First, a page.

Anyone who has ever scrolled through a Facebook newsfeed knows what “clickbait” is—the internet is awash in headlines promising a photo cuter than all other cute photos, an outrage-inducing news item more outrageous than all other news items, a piece of celebrity gossip juicier than all the previous undeniably juicy gossip bits. The key is that these headlines always withhold that critical piece of information: who the best guitarist in the world is, what the bad Republican man actually said, which nutritional supplement will cause spiders to grow in your stomach and eat you from the inside out.
Jake Beckman has achieved a modest amount of internet fame by ruining these headlines and saving people clicks in the process with his aptly named Twitter account @SavedYouAClick. In often hilarious fashion Beckman retweets links to stories from websites and publications like the New York Times, Salon, the Atlantic, Slate, the Huffington Post, Forbes, Upworthy, and Buzzfeed, among others, with a pithy summary of the article’s interesting bits. His tweets save everyone time by boiling down stories into single words (“The World Cup is days away but is Brazil Ready?” “Nope”), but they also should shame people who write misleading or insulting headlines and tweets in the service of drawing traffic to uninteresting stories. @SavedYouAClick has apparently struck a chord, amassing 90,000 followers in just over 400 tweets, and last week, Beckman even got the opportunity to save his followers a click to a story about himself. How charitable of him:
VICE: You told Jack Shafer of Reuters that you don’t have a problem with headlines that ask questions, which leaves only teasing, "curiousity gap"–exploiting tweets in your crosshairs. But you don’t appear to be going after some of the worst clickbait offenders—sites like Upworthy and the God-awful Facebook mom feed, Elite Daily. Are those sites just too easy to target?
Jake Beckman: It’s not that headlines with questions are always OK—sometimes they’re legitimate, and sometimes they’re not. What I’m targeting, though, are the tweets: how these articles are positioned on social media in an attempt to score easy traffic. I definitely include Upworthy, and just recently followed Elite Daily—I’m always looking for more publishers to follow. Usually it’s just a matter of timing—when I’m looking for tweets and how recently the offending tweets were published.
Running a Twitter feed doesn’t pay, as much as we all wish that was the case. What do you do for a living?
I run @SavedYouAClick as a personal side project. I work for RebelMouse, a publishing platform with a focus on social content. I used to work in breaking news and editorial at ABC News and Bloomberg TV, so I'm very familiar with how newsrooms work.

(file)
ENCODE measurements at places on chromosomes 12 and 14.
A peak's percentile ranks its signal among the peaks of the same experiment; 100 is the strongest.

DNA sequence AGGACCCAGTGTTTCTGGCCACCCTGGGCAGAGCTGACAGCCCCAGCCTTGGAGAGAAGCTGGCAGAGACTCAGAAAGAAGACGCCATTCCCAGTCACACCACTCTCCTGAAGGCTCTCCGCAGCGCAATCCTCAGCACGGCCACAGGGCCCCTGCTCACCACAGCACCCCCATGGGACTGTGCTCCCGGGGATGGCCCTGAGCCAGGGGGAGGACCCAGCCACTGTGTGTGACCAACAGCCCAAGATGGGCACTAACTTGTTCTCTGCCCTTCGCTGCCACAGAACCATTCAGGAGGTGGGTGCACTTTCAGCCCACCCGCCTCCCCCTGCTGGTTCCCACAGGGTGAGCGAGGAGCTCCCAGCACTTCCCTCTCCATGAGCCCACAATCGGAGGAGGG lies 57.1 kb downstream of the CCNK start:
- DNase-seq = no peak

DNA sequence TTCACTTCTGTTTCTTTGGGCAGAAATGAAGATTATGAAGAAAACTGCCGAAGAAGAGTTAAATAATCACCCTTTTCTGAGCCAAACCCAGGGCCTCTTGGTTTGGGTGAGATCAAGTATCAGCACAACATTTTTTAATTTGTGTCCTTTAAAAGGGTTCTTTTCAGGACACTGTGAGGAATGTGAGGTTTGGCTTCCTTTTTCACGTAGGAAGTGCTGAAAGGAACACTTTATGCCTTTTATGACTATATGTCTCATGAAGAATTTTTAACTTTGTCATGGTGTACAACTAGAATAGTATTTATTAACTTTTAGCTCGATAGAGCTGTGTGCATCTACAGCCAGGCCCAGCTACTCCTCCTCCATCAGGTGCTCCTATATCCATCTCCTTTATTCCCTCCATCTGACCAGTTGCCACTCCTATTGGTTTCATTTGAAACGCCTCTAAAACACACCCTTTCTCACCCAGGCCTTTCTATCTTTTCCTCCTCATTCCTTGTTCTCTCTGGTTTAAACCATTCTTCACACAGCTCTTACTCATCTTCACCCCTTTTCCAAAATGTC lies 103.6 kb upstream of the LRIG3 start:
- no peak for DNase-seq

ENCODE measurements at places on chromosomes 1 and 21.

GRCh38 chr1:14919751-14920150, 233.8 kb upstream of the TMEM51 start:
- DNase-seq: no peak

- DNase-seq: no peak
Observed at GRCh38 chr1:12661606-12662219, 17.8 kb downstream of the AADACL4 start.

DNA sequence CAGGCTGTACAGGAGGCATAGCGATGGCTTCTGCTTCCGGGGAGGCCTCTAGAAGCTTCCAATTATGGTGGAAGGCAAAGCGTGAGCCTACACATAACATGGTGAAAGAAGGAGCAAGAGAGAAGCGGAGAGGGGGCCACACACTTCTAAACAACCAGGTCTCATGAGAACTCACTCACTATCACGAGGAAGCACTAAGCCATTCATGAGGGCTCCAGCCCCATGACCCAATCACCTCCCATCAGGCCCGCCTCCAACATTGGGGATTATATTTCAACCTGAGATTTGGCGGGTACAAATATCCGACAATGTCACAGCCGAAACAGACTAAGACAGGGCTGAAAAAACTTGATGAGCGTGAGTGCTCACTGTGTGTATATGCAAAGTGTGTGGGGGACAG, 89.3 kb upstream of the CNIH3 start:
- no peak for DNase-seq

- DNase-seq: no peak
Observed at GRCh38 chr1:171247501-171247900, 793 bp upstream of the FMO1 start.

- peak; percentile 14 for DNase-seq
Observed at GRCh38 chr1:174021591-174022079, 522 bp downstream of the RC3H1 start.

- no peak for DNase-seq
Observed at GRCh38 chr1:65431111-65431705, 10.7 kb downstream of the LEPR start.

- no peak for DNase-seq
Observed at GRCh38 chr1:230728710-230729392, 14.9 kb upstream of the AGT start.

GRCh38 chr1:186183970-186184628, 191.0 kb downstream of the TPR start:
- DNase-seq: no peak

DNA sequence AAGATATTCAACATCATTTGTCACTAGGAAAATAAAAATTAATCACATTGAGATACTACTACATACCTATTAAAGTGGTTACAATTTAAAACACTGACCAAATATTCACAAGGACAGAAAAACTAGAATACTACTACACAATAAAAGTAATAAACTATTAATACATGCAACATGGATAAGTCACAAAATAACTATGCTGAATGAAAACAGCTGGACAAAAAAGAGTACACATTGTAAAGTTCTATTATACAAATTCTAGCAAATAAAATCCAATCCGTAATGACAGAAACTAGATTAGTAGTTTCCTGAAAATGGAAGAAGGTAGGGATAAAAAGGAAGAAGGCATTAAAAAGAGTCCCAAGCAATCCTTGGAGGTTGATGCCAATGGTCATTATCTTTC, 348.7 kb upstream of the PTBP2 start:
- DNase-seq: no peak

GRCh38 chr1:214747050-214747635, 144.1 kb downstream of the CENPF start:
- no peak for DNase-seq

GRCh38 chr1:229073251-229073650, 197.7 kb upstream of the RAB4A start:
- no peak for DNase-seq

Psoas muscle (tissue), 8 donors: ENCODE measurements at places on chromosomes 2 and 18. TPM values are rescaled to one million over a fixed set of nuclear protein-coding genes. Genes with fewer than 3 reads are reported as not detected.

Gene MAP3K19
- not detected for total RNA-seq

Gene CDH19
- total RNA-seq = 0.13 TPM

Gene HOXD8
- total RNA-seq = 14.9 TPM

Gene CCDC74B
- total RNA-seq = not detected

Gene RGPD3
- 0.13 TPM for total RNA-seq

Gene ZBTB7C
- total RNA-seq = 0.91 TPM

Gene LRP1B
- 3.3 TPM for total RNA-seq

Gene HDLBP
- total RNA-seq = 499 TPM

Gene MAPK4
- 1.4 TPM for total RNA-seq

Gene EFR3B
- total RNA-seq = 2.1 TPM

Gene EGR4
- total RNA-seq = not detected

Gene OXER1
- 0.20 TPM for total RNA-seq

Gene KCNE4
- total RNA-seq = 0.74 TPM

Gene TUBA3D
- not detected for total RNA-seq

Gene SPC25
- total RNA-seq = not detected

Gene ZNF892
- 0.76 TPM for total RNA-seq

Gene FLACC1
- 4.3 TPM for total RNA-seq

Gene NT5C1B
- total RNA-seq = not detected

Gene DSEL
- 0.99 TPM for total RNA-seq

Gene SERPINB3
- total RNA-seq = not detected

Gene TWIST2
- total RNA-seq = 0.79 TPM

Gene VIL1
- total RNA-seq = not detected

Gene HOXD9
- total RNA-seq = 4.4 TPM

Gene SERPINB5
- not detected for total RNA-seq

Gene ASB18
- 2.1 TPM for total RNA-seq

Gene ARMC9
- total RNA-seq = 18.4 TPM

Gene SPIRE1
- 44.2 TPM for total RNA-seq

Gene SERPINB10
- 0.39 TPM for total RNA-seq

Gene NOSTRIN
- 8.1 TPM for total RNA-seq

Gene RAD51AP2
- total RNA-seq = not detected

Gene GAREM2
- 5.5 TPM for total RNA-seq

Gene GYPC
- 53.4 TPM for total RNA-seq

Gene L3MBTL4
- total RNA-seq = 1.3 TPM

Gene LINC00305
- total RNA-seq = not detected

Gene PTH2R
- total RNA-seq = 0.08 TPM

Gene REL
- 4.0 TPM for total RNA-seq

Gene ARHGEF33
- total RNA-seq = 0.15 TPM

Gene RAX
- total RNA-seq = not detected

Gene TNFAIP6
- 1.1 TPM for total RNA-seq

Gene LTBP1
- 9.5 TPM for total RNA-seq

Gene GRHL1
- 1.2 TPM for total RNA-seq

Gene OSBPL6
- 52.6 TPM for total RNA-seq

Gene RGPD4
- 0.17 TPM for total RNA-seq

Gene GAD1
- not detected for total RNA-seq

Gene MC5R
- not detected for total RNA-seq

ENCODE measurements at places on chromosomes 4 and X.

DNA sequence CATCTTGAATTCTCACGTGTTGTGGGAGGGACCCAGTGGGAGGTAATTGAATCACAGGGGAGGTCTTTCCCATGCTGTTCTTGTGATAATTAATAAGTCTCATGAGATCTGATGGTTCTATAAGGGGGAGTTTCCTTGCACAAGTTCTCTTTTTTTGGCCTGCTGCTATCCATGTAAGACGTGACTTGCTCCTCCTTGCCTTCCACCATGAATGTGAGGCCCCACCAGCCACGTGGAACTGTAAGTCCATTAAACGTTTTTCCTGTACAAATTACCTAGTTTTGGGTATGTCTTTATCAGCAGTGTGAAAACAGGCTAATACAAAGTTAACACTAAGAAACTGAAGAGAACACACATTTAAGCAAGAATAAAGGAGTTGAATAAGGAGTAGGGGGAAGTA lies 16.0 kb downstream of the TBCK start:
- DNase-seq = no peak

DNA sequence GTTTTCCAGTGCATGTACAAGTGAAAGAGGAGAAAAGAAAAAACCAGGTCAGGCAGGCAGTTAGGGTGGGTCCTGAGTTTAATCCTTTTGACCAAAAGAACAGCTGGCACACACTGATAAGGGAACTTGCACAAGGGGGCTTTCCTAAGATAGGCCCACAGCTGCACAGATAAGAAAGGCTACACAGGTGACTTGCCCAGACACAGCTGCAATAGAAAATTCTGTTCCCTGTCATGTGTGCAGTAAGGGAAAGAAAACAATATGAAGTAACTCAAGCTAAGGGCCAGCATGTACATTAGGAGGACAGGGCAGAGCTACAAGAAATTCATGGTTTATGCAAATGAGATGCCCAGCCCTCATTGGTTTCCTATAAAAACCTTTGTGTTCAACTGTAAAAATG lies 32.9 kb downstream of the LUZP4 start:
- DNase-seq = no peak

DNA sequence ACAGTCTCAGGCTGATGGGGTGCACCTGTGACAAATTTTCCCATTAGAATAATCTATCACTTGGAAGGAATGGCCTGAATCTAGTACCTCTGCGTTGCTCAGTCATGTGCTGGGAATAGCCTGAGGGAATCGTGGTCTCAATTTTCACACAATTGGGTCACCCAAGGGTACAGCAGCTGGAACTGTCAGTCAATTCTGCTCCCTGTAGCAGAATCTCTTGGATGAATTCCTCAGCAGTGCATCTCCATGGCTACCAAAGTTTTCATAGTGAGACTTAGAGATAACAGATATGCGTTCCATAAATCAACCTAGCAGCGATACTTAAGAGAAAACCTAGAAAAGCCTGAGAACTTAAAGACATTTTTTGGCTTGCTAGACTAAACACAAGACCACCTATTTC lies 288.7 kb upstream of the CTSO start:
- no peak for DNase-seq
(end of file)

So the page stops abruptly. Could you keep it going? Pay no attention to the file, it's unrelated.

I like to imagine you starting @SavedYouAClick in a fit of drunken rage after reading a dumb Huffington Post story. Is that how it went down, or have you been planning this all along?
I started using #SavedYouAClick on some early tweets from my personal account whenever I'd see tweets that were particularly egregious. It was Alex Mizrahi, who runs @HuffPoSpoilers, who suggested in a Twitter thread that I register the account. So I did and started tweeting with a few hundred followers. It wasn't until last weekend that the growth in followers shot through the roof. I'm glad that it's resonating with so many people.
Some have argued that all journalism is essentially clickbait in one form or another. What’s your endgame here? Do you want a return to straight-laced headlines like “Man Starts Twitter Account to Fuck with Large Publications”?
I'd love to see publishers think about the experience of their readers first. I think there's an enormous opportunity for publishers to provide readers with informative updates that include links so you can click through to read more. Instead, we see publishers withholding more and more information on social. That's not right.
What’s the worst, most clickbait-y tweet you can think of?
There are so many different types of clickbait that I see that it's tough to say. I will say that my least favorite thing to see is a tweet phrased as a question, and when I click the question is answered in the actual headline. Not even the first paragraph. It's just so clear that publishers are trying to tease their stories on social, instead of using Twitter to inform.
What’s your method for finding and processing these links?
I do everything manually. I follow hundreds of publishers' accounts between my personal timeline and @SavedYouAClick. I check Twitter every so often until I find one that works for @SavedYouAClick. And yes, I actually click on all of the links.
I can only see so many tweets by myself, but the response from Twitter has been amazing. It's been really nice to see people flagging stories by mentioning the account. A lot of people ask me to read specific articles for them, which I'll only do if they seem interesting or relevant.
Are you a masochist?
I like to think that I'm more of an altruist.
Clickbait seems like a quick and dirty way to get web traffic. With the rising popularity of @SavedYouAClick, outlets are beginning to introduce your account to their readers, but only a few have actually reached out to you. Why is this? Is everyone just really fucking lazy, or do they know people will read about the account and not necessarily care who the person behind it is?
I think it's because it's incredibly easy to embed a string of tweets in an article and call that journalism. It's much easier than actually asking me some questions.
With all this attention, how drunk are you with power right now?
I'm just excited that this idea is resonating with so many people, and it's been really cool to see this idea catch on around the world. It's just my way of trying to help the internet be less terrible.
Follow Justin Glawe on Twitter.